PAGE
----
Rules And Exceptions

Shane O’Neill had to change a mental process regarding granting permissions:

With CREATE permissions this isn’t the case; there is a piece of the above template that isn’t needed, and it’s quite easy to see why when I sat down and thought about it.

Specifically, it’s this bit:

<On What>

I’m granting CREATE permissions; since I haven’t created anything, I can’t grant the permission on anything.

I like this post for the direct reason (granting certain permissions doesn’t require specifying an object), but for the implicit point as well:  we build up internal systems of rules and processes as we act on things.  This inductive reasoning tends to work well for us in most scenarios, but at some point, our systems break down and we find out either that we need to incorporate edge cases into our system, or that we were actually focusing on an edge case the entire time.

Related Posts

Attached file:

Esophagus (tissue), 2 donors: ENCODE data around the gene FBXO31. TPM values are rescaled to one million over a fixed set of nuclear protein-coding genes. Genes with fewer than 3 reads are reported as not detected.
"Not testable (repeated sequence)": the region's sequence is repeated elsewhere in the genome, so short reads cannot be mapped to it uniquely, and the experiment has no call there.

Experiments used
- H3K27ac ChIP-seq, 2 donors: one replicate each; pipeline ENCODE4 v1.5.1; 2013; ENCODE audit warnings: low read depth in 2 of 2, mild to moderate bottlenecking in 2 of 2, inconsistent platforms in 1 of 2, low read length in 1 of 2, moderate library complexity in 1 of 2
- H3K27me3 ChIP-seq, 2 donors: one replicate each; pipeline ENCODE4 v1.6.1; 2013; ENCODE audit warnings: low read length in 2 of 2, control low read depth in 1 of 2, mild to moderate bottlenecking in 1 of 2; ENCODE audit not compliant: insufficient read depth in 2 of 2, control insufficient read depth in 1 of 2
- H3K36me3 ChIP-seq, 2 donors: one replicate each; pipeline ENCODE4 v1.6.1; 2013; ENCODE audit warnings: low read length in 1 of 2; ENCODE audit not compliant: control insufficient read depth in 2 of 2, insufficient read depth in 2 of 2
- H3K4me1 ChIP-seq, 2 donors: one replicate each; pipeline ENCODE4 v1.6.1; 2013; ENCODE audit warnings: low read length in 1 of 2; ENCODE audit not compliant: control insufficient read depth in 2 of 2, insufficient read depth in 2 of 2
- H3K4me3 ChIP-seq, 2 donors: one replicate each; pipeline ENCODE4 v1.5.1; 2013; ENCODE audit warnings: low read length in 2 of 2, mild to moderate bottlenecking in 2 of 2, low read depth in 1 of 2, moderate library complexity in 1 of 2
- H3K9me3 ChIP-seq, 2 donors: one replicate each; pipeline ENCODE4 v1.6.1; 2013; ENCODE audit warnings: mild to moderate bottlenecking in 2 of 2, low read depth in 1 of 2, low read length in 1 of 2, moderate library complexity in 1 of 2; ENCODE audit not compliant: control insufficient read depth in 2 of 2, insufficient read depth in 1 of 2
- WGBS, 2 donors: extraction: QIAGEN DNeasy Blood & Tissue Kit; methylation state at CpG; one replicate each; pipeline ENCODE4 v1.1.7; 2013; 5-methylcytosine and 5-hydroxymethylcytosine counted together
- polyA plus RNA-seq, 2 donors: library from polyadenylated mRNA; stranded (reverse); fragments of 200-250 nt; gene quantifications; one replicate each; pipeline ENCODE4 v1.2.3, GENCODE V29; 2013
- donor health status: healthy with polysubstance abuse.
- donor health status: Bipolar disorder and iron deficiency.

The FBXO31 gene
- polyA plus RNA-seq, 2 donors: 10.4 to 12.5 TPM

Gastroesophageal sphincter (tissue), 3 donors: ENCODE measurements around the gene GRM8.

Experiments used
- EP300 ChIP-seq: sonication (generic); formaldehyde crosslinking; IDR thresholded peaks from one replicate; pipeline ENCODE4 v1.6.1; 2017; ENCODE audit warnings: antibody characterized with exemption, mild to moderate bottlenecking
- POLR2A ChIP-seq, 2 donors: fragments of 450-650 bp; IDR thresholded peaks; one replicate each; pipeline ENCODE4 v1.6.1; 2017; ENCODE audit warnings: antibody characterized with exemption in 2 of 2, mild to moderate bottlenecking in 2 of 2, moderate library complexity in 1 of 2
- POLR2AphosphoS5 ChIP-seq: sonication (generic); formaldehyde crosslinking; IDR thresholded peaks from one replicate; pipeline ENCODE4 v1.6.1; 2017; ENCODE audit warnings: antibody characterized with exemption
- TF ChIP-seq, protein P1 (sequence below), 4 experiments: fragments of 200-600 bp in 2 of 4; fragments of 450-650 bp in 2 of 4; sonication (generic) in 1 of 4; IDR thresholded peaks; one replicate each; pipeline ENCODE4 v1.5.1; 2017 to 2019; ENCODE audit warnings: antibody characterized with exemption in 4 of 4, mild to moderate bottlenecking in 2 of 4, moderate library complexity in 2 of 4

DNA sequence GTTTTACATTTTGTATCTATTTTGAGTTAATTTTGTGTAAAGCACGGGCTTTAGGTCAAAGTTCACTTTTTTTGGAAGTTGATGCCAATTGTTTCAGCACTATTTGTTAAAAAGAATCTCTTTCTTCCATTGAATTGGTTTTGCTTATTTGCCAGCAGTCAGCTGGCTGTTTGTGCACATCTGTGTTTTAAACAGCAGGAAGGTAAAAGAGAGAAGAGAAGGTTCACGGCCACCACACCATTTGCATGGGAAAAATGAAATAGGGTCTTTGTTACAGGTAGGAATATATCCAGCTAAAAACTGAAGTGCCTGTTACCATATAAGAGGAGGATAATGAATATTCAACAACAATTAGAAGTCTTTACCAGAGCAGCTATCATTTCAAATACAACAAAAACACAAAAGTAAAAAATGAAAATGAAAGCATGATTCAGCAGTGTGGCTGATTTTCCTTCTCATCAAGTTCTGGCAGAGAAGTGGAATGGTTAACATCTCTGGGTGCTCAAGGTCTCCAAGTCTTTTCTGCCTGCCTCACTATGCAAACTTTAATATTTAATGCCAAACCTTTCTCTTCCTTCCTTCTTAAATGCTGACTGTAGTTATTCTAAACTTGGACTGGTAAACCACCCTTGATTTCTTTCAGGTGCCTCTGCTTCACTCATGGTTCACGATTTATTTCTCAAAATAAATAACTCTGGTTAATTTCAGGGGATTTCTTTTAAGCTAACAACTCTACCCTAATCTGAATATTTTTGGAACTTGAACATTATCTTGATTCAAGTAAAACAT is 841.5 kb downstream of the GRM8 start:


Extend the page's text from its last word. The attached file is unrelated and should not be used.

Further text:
Creating Powershell Documentation In VS Code

Rob Sewell has a post covering a nice addition to Visual Studio Code when you’re building Get-Help documentation for a cmdlet: Now you can simply type <# and your help will be dynamically created. You will still have to fill in some of the blanks but it is a lot easier. Here it is in […]

Read More

Log Info DMF

Andrew Pruski looks at the new sys.dm_db_log_info dynamic management function in SQL Server 2017: This new DMF is intended to replace the (not so) undocumented DBCC LOGINFO command. I say undocumented as I’ve seen tonnes of blog posts about it but never an official Microsoft page. This is great imho, we should all be analyzing our […]

Read More


August 2016
« Jul Sep »